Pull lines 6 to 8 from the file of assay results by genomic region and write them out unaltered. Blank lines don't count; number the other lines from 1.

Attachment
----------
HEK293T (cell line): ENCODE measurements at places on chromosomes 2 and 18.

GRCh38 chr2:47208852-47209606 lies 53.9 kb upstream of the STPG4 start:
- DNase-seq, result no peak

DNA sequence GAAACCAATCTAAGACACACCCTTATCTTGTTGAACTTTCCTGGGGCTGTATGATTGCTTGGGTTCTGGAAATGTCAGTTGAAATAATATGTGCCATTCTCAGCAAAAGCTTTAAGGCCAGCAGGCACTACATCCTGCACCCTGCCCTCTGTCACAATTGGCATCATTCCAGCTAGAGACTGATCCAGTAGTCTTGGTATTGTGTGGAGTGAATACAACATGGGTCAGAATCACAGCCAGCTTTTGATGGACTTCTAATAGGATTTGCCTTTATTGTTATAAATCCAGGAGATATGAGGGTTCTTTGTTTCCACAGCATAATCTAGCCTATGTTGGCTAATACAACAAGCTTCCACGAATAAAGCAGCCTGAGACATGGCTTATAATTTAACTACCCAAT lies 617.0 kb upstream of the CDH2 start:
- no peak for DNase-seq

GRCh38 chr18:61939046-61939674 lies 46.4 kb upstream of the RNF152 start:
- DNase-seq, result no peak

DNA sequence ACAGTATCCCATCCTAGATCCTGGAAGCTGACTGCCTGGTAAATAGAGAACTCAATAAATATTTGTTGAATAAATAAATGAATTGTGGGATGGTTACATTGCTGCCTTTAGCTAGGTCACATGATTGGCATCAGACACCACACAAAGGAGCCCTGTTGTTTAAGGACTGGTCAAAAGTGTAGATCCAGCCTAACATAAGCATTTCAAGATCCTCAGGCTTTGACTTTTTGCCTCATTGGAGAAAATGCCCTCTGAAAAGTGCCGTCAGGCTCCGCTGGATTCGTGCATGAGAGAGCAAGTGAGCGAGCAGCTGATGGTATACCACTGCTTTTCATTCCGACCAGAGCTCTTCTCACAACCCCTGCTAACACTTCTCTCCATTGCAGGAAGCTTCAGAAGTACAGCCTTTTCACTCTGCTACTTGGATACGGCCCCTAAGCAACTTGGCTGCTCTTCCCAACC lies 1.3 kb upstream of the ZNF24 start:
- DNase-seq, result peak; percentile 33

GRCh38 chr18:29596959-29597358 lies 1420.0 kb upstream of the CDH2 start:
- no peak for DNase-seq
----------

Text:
GRCh38 chr18:61939046-61939674 lies 46.4 kb upstream of the RNF152 start:
- DNase-seq, result no peak

DNA sequence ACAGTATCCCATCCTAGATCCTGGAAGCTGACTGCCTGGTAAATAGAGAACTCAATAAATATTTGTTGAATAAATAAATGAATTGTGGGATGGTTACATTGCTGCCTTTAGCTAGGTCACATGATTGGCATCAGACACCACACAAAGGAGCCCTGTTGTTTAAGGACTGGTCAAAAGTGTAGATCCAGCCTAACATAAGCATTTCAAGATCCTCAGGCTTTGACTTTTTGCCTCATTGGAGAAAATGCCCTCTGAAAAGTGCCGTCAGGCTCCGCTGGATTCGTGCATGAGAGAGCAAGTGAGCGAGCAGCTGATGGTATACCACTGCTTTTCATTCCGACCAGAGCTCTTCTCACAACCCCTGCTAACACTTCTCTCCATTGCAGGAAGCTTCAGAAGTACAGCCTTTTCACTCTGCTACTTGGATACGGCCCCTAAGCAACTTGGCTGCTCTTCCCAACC lies 1.3 kb upstream of the ZNF24 start: